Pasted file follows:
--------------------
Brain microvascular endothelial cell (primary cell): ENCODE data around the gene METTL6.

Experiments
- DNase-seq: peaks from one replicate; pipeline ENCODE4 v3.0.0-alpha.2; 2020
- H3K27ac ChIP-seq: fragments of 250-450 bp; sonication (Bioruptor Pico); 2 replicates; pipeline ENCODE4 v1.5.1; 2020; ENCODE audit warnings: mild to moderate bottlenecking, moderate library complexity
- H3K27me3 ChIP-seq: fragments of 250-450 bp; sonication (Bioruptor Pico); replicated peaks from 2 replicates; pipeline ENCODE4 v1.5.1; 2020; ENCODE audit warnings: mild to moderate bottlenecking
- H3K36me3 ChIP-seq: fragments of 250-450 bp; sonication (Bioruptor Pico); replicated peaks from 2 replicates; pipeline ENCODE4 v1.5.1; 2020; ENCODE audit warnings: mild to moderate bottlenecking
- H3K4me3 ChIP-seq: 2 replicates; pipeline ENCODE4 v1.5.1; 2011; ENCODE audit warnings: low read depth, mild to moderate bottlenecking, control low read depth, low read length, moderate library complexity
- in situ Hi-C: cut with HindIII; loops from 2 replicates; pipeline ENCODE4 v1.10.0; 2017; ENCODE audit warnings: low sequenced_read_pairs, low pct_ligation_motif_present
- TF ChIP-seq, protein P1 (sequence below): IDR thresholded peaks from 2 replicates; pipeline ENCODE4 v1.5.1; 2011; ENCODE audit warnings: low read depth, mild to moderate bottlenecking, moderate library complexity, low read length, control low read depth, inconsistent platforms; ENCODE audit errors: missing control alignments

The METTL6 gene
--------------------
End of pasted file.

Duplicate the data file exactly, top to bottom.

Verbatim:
Brain microvascular endothelial cell (primary cell): ENCODE data around the gene METTL6.

Experiments
- DNase-seq: peaks from one replicate; pipeline ENCODE4 v3.0.0-alpha.2; 2020
- H3K27ac ChIP-seq: fragments of 250-450 bp; sonication (Bioruptor Pico); 2 replicates; pipeline ENCODE4 v1.5.1; 2020; ENCODE audit warnings: mild to moderate bottlenecking, moderate library complexity
- H3K27me3 ChIP-seq: fragments of 250-450 bp; sonication (Bioruptor Pico); replicated peaks from 2 replicates; pipeline ENCODE4 v1.5.1; 2020; ENCODE audit warnings: mild to moderate bottlenecking
- H3K36me3 ChIP-seq: fragments of 250-450 bp; sonication (Bioruptor Pico); replicated peaks from 2 replicates; pipeline ENCODE4 v1.5.1; 2020; ENCODE audit warnings: mild to moderate bottlenecking
- H3K4me3 ChIP-seq: 2 replicates; pipeline ENCODE4 v1.5.1; 2011; ENCODE audit warnings: low read depth, mild to moderate bottlenecking, control low read depth, low read length, moderate library complexity
- in situ Hi-C: cut with HindIII; loops from 2 replicates; pipeline ENCODE4 v1.10.0; 2017; ENCODE audit warnings: low sequenced_read_pairs, low pct_ligation_motif_present
- TF ChIP-seq, protein P1 (sequence below): IDR thresholded peaks from 2 replicates; pipeline ENCODE4 v1.5.1; 2011; ENCODE audit warnings: low read depth, mild to moderate bottlenecking, moderate library complexity, low read length, control low read depth, inconsistent platforms; ENCODE audit errors: missing control alignments

The METTL6 gene